Git Tutorial: Basic Git Overview
|Topic Area:||Revision control|
|1. Basic Git overview|
|2. Creating and Changing Repositories|
Git is a version-control system, commonly used for managing source code and coordinating the work of multiple contributors on a software project.
From a user perspective, the workflow is divided into two stages: first, there are the changes you make to your local copy of the project. This local copy is called the local repository. Then, there is also the remote repository to which the contributors push, i.e., upload, their changes or pull the current version of the project. The main advantage is that all contributors can work on their part of the project simultaneously and merge their changes later on.
The changes are organized as commits. Whenever you feel that you have reached a certain goal, e.g. you fixed a bug or implemented a new feature, you should commit your changes. It is good practice to make only few changes per commit.
You can also organize the work in branches, where each branch has it's own timeline of commits. One branch can be branched from another, copying the state of the branch at this specific point. From then on, they can be worked on independently. Branches can later be merged again. This feature is used e.g., if a new feature is implemented in your project. Then, you would create a new branch where this feature is developed and merge it into the master branch as soon as the development is finished.
Creating a Repository
Before you can start using git productively, you will have to create a git repository first. You can create a git repository using a hosting service of your choice. If you are a member of the RWTH Aachen, you can use the GitLab. Otherwise, e.g. GitHub is a free and popular hosting service. Both provide you with a powerful web interface and rights management, so that you can control who can access or make changes to your project. It might become necessary that you generate an SSH key to prove your identity when you access the remote repository.
When you want to start working with your repository, you will have to clone it to your machine first. Hosting services usually provide a button labeled 'clone' from which you can copy the repository's URL.
firstname.lastname@example.org: $ git clone https://github.com/MyRepository.git
Assuming that your repository is called MyRepository, git will automatically create a directory with this name and download all files in this repository to your machine.
If you already cloned your repository to your machine and you want to start working after a break, you should pull from the remote repository. This will ensure that you have the most recent changes on your machine when you start working.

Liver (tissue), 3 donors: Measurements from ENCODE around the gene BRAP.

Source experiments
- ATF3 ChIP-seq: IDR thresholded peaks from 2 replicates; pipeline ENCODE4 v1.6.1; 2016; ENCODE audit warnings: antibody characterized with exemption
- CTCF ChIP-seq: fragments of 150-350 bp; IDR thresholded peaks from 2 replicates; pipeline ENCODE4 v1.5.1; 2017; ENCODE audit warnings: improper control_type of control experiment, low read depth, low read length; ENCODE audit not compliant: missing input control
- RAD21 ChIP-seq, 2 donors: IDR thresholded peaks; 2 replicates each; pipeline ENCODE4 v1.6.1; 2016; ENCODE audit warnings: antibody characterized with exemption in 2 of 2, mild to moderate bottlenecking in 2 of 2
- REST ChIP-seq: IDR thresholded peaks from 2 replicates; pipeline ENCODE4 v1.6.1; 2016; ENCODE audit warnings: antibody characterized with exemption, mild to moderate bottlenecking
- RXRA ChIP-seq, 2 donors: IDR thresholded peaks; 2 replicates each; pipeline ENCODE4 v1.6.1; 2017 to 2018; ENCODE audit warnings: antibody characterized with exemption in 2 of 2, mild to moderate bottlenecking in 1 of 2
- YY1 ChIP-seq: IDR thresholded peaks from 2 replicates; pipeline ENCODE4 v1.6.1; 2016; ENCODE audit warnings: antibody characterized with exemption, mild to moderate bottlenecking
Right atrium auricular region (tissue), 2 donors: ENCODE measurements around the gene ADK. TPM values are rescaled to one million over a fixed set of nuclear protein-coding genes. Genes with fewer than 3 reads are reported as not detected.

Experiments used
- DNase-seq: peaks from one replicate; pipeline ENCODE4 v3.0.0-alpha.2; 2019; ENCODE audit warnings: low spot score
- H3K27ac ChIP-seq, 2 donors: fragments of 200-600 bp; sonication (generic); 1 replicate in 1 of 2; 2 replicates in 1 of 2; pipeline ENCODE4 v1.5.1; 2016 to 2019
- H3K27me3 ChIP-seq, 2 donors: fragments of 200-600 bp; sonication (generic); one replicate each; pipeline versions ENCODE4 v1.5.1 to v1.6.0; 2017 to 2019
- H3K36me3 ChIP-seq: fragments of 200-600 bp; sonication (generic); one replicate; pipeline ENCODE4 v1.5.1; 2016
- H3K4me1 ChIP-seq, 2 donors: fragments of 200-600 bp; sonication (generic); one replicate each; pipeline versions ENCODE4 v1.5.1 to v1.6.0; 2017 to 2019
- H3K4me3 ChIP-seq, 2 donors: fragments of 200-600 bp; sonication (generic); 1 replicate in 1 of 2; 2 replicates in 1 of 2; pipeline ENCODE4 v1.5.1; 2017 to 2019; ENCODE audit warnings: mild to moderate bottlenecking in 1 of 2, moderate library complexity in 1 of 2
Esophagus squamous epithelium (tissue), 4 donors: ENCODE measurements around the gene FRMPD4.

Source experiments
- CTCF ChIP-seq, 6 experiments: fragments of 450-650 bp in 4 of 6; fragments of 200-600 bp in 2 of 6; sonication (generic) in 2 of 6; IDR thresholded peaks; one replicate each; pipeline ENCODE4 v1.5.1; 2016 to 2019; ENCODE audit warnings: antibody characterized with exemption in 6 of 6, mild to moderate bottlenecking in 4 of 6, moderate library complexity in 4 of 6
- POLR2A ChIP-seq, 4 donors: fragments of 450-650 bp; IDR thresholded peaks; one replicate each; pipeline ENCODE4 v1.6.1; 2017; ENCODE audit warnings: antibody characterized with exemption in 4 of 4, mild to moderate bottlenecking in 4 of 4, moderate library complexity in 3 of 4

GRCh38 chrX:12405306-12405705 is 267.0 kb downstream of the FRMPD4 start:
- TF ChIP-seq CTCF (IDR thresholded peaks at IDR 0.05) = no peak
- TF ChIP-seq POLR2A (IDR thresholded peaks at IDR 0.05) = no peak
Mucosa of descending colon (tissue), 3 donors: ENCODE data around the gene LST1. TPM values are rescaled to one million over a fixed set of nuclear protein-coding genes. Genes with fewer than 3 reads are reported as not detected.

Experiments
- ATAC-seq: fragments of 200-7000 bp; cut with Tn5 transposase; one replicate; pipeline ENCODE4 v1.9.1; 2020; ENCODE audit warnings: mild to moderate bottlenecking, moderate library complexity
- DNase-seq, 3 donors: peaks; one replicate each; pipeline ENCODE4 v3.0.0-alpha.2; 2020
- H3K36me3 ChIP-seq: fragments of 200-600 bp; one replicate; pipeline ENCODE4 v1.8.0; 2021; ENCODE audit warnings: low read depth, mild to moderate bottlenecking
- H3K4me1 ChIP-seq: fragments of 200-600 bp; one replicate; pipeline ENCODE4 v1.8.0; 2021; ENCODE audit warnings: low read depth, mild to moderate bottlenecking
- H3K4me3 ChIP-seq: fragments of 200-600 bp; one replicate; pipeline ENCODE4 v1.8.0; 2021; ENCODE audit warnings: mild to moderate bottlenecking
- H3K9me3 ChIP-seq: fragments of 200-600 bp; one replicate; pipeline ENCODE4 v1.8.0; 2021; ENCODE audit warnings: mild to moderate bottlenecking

email@example.com: $ git pull
Before you start working, when you are done with your work or if you want to commit your changes, it is a good idea to request the repository's status from git.
firstname.lastname@example.org: $ git status
When you have worked on your source code and reached a point where you feel confident to commit your changes, you have to tell git which files you want to commit. Ask git for the repository status and it will give you a list of all files that have changed. Then, you can selectively stage files for your commit, i.e. add them to the list of files for your commit.
email@example.com: $ git add File0 [File1 ...]
Always confirm that you have staged the correct files by taking a look at the status! If everything is correct, you can commit your changes and add a description of your changes.
firstname.lastname@example.org: $ git commit -m "Change everything."
Git will confirm your commit and then you are ready to push your changes to the remote repository.
email@example.com: $ git push
If you and another contributor have worked on the same files and git cannot automatically resolve these conflicts, the merge conflicts have to be resolved manually. A good tutorial on how to merge your changes can be found in the GitHub Documentation: Resolving a merge conflict using the command line.
A more detailed explanation of branches can be found here: Git - What a Branch Is.
Git With GUI
For unexperienced users, using the shell can still be difficult. Then, you might want to use a graphical user interface (GUI) for git. Some of the most popular git GUIs are TortoiseGit, the GitHub Desktop Client or SourceTree. Further, some IDEs have a git integration, e.g. Eclipse's EGit